Get out of the way, road rage. There's a growing menace to our lives -
Anger in the workplace - employees and employers who are grumpy,
insulting, short-tempered or worse - is shockingly common and likely
growing as Americans cope with woes of rising costs, job uncertainty or
overwhelming debt, experts say.
"It runs gamut from just rudeness up to pretty extreme abusive
behaviours," said Paul Spector, professor of industrial and organisational
psychology at the University of South Florida. "The severe cases of fatal
violence get a lot of press but in some ways this is more insidious
because it affects millions of people."
Nearly half of US workers in America report yelling and verbal abuse on
the job, with roughly a quarter saying it has driven them to tears,
research has shown.
Other research showed one-sixth of workers reported anger at work has led
to property damage, while a tenth reported physical violence and fear
their workplace might not be safe.
"It's a total disaster," said Anna Maravelas, author of "How to Reduce
Workplace Conflict and Stress." "Rudeness, impatience, people being angry
- we used to do that kind of stuff at home but at work, we were
professional. Now it's almost becoming trendy to do it at work.
"It was something we did behind closed doors," she said. "Now people are
losing their sense of embarrassment over it."
Contemporary pressures such as rising fuel costs fan the flames, said John
Challenger, head of Chicago's Challenger, Gray & Christmas workplace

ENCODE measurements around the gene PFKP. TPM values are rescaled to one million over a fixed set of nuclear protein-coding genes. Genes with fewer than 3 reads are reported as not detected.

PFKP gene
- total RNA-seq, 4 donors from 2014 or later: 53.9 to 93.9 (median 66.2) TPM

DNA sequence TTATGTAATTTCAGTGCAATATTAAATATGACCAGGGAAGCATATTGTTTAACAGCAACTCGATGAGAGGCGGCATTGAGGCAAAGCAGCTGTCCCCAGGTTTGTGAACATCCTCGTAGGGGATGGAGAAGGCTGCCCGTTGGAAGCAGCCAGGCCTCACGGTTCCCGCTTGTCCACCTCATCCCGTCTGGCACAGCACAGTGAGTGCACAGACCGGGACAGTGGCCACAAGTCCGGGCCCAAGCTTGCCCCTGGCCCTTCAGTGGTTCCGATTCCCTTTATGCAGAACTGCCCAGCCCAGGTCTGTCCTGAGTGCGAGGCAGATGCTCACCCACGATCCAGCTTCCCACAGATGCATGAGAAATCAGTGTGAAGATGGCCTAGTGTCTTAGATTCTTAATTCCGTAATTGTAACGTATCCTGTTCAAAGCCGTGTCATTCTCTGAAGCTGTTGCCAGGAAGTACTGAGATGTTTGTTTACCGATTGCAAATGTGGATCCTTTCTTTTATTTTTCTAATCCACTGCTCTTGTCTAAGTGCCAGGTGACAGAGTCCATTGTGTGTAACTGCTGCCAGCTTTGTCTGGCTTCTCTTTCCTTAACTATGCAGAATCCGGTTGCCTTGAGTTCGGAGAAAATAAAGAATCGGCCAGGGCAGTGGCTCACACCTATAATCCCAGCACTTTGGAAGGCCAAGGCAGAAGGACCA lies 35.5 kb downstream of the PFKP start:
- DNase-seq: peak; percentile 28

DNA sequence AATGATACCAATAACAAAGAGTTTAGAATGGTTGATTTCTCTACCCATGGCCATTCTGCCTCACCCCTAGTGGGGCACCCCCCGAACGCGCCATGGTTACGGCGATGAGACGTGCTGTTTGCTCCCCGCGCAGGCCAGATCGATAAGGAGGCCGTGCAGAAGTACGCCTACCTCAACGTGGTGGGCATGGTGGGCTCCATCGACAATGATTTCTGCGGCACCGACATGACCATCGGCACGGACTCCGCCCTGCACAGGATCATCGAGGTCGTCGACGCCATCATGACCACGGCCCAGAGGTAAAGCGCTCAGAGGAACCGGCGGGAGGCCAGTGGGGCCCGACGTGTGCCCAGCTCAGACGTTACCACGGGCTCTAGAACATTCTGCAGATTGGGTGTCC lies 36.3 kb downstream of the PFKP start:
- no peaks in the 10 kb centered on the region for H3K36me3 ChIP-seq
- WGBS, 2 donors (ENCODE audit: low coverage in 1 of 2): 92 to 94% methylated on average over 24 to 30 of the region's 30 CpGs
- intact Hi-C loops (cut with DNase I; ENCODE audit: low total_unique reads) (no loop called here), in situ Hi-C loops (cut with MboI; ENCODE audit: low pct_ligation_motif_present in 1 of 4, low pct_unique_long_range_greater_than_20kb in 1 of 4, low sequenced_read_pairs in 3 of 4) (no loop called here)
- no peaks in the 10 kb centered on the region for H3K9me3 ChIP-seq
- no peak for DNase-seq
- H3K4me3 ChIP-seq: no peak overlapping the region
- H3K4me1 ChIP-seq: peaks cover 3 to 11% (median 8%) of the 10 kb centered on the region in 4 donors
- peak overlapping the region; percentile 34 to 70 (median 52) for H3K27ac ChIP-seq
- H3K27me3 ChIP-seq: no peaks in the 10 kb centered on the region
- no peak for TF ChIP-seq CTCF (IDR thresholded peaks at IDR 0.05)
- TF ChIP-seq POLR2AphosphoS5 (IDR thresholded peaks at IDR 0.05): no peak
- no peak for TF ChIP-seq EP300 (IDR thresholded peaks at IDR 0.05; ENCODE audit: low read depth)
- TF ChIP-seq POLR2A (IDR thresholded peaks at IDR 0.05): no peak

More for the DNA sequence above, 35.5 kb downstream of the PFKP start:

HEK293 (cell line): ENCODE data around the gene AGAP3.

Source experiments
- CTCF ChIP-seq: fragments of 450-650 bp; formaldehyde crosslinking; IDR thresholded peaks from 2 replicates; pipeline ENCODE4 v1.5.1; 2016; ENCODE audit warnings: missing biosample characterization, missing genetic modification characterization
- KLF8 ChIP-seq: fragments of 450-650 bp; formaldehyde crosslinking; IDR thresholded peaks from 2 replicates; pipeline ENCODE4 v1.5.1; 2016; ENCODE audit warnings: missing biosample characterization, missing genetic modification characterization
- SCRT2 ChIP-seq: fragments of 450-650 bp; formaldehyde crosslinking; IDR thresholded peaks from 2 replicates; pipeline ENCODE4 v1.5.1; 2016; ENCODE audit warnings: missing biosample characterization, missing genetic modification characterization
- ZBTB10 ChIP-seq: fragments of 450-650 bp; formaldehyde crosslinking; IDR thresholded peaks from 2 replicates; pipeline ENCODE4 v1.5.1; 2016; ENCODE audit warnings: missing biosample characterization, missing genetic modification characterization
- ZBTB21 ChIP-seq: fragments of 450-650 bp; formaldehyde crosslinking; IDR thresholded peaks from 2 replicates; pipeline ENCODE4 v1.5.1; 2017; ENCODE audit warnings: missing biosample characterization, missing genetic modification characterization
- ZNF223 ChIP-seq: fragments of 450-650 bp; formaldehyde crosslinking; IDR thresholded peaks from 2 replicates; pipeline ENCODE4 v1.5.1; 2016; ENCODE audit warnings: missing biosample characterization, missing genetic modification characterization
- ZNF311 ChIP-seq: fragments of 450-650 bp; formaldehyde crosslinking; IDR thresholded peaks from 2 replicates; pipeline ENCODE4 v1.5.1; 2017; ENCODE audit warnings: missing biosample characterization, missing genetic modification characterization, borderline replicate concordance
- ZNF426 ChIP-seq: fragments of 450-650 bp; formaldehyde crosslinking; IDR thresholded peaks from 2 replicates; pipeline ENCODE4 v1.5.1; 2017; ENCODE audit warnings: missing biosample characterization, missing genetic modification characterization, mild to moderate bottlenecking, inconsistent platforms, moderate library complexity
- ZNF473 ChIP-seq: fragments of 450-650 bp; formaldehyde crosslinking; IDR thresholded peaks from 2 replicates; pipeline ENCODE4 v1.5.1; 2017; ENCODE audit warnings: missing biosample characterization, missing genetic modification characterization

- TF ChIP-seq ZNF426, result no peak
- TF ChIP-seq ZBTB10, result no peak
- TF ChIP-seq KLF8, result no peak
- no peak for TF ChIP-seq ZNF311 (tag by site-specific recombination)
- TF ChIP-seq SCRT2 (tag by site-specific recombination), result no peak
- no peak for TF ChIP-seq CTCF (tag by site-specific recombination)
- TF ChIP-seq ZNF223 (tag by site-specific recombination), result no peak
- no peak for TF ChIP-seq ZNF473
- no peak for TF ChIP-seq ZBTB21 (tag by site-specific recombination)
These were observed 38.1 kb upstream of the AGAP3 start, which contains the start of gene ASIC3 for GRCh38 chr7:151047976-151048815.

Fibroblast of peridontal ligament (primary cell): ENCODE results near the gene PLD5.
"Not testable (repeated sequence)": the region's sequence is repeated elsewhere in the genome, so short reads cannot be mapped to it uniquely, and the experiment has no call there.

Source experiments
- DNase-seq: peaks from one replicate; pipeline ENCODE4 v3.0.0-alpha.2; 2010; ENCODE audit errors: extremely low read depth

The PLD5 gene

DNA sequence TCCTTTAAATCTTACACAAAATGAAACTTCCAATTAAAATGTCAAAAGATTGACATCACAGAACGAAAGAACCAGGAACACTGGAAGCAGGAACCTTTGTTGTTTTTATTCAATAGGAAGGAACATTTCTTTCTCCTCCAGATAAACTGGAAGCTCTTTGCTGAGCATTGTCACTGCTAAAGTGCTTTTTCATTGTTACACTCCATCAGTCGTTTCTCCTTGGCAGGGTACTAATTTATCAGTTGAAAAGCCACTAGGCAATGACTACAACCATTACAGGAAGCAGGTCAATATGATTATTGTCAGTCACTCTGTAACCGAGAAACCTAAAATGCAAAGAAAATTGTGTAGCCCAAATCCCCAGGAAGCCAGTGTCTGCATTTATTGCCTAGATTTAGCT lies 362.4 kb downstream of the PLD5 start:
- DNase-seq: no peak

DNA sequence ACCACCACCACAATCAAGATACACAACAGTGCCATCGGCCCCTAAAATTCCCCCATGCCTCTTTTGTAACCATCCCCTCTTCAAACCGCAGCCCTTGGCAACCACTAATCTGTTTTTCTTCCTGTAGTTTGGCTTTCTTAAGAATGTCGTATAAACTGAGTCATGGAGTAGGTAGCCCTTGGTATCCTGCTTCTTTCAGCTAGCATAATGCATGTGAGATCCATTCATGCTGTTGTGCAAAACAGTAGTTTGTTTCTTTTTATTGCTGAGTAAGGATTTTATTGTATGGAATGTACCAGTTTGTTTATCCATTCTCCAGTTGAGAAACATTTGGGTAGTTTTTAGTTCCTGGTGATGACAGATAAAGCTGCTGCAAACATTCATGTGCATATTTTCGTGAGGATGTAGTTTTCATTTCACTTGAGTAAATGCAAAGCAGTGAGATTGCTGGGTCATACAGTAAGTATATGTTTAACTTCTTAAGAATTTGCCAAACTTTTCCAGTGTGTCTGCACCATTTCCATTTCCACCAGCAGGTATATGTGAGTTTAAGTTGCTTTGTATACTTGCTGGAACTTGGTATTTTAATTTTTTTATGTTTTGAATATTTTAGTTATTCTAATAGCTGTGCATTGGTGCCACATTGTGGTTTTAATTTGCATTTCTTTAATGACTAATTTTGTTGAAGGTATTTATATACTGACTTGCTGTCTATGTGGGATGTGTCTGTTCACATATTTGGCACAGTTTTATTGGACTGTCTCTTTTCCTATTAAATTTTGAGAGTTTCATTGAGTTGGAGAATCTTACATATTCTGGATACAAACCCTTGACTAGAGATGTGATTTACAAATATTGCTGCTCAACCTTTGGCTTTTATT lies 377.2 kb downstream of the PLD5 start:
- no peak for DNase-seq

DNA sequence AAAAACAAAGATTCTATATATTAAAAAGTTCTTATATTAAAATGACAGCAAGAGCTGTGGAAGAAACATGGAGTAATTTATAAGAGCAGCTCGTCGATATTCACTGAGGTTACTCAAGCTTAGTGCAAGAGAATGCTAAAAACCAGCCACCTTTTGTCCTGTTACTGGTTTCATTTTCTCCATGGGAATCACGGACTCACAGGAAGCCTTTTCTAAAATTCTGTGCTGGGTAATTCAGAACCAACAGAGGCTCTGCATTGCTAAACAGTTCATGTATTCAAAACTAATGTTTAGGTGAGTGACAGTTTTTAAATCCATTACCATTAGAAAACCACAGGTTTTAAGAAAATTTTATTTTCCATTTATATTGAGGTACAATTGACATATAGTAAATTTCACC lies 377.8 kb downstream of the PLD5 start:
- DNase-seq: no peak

"People are coming to work after a long commute, sitting in traffic
watching their discretionary income burn up. They're ready for a fight or
just really upset," he said.
Added to that, he said, are financially strapped workers having to cut
back on paying for personal pastimes that might serve as an antidote to
"That means people come into work after a weekend and they haven't been
able to let off any steam," he said.
Spector said his research has found 2 per cent to 3 per cent of people
admit to pushing, slapping or hitting someone at work. With roughly 100
million people in the US work force, he said, that's as many as 3 million
Maravelas said she conducted a seminar this week in rural Iowa, where she
asked participants if they thought anger was increasing at their
Everyone raised their hands, she said, which is typically the response she
gets. She cited research showing 88 per cent of US employees think
incivility is rising at work.
"Many of us sense we're losing ground economically and socially. The
safety net is unravelling. Hence, anxiety and unease are skyrocketing,"
People reassure themselves by blaming others and "find comfort in
believing their suffering is caused by a callous, incompetent or selfish
organisation, leader, supplier, union or regulatory body," she said.
The worst offenders are overachievers, said Rachelle Canter, a workplace
expert and social psychologist. "The usual profile is Type A, really,
really smart, with impossibly high standards they set for themselves as
well as for other people.
"They are so invested, I would say maybe over-invested, in success and in
everyone being every bit as driven as they are that they just lose their
sense of perspective, and they can lash out at other people," said Canter,
author of "Make the Right Career Move."
But desk rage extends across industry and class lines, from top
white-collar jobs to gritty blue-collar work, and companies pay dearly in
terms of lost productivity, sagging morale and higher absenteeism, Spector
The worst cases end in violence, he said.
"Somebody didn't just come to work one day and shoot somebody," Spector
said. "There's probably been a pattern of less extreme behaviours leading
up to it."